The museum's Collections Manager and her assistant took on the task of creating a new, improved version of the cartonnage reproduction (cf. Figure 1). It took over twenty hours of work for them to design and create a replica mummy pectoral piece using plaster-soaked linen; the pectoral was painted to resemble an Egyptian artifact. To clearly identify this piece as a forgery, they purposely planted several clues on the artifact: spots of hot pink and hot green paint, several non-Egyptian hieroglyphs, and a Mayan figure in full regalia. Once the artifact was complete, it then took another twenty hours of work to destroy the artifact and age it two thousand years. The artifact was divided into six pieces, and two sets of three pieces each were mounted in glass display frames. By creating two sets of fragments, museum staff members made it possible for the program to be run at two different schools at the same time. They ensured that each set included sufficient clues, including half of the Mayan figure. The small, left-over pieces of cartonnage that broke off during the aging process were placed into plastic bags so that students could analyze these fragments in detail.
The museum staff also made major changes to the online interface.
Realizing that simple access to database records was not sufficient information
for the students, museum staff members created an elaborate, fictional
database access system called the "Spurlock Museum Management System."
This "system" was simply a series of password-protected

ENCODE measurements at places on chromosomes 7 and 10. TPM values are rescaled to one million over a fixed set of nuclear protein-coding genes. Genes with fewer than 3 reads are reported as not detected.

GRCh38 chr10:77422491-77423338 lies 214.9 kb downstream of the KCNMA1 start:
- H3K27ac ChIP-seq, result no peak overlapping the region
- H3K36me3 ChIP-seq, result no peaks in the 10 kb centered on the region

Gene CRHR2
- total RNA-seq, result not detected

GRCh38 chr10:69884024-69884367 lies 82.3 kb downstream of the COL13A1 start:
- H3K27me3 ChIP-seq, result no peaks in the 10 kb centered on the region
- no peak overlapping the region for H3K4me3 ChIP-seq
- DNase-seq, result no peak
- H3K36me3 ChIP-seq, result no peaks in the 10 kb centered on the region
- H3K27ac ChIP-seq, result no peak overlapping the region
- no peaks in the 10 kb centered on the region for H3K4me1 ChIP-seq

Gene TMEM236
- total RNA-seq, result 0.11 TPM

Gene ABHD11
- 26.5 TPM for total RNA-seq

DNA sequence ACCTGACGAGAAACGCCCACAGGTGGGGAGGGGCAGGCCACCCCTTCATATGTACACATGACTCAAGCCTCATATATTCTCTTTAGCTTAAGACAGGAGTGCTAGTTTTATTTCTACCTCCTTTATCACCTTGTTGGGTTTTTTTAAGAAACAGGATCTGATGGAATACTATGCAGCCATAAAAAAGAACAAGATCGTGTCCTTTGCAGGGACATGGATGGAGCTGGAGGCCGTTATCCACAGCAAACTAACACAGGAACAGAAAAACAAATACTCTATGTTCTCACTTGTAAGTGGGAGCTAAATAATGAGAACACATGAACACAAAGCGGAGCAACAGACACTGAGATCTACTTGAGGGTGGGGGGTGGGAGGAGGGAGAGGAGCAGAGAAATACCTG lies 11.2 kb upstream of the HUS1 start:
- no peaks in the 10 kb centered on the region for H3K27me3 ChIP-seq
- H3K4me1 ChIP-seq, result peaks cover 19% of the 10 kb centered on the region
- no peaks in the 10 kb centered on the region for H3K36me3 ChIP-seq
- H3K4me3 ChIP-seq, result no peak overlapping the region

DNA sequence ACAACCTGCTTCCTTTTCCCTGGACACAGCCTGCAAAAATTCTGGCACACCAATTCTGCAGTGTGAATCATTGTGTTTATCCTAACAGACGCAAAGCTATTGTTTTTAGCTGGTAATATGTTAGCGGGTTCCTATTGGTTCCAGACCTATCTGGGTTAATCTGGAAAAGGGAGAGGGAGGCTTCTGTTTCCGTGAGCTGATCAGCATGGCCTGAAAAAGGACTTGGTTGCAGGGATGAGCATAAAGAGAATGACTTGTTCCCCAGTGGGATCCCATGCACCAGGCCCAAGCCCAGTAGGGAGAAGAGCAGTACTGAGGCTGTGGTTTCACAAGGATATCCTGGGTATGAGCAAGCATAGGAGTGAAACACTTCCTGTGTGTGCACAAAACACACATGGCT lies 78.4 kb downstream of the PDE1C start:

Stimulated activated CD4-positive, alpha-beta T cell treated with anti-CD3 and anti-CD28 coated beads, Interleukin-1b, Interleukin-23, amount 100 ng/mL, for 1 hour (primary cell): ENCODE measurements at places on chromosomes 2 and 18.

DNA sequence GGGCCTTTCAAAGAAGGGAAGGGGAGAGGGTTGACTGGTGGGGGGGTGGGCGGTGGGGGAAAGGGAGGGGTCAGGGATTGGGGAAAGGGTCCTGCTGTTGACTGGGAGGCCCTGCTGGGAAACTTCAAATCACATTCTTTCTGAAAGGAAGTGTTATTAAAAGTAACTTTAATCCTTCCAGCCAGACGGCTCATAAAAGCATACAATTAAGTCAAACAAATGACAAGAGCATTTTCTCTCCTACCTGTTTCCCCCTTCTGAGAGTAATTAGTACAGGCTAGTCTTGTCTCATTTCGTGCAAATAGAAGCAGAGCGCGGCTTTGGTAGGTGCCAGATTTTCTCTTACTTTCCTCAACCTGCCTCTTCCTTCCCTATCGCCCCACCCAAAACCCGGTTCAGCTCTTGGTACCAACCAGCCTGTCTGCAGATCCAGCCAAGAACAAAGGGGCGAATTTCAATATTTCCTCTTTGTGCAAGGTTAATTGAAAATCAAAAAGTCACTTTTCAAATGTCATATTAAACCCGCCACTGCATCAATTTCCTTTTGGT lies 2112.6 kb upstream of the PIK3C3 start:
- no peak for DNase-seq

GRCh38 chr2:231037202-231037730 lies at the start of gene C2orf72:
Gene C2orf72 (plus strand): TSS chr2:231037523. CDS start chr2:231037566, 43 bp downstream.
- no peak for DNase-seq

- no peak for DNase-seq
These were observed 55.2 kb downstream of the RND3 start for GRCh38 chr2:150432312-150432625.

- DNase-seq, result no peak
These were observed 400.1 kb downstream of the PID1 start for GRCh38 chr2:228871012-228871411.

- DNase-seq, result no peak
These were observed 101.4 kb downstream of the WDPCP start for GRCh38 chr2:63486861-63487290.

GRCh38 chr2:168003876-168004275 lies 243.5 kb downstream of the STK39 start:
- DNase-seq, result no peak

Spurlock Museum staff members assumed a new, major role in the presentation of the project to the students, making substantial modifications to how the "problem" was described. In this version, students were told that the museum had received a set of Egyptian cartonnage fragments from the registrar at the Sherman County Historical Society. Since this historical society only collected local heritage materials, the registrar wondered if the Spurlock Museum would be interested in accessioning the artifacts, which had been found in an unmarked box in their storeroom. The students were asked to help the museum staff research the artifacts' provenance and determine their authenticity. This setup was, of course, completely fictitious; there is no "Sherman County Historical Society." Spurlock Museum educators created a letter from the fictitious donor (see Appendix 1) who supposedly gave the artifacts to the historical society and a letter from the Spurlock Museum's director, thanking the students for their help in this research project. Museum staff members also created an accession card for the artifacts, listing the information supposedly recorded by the historical society. The letter from the donor was specifically written to address the UNESCO treaty issue, and provided evidence that the artifacts entered the United States before 1966. Copies of these documents were delivered to the students participating in the program.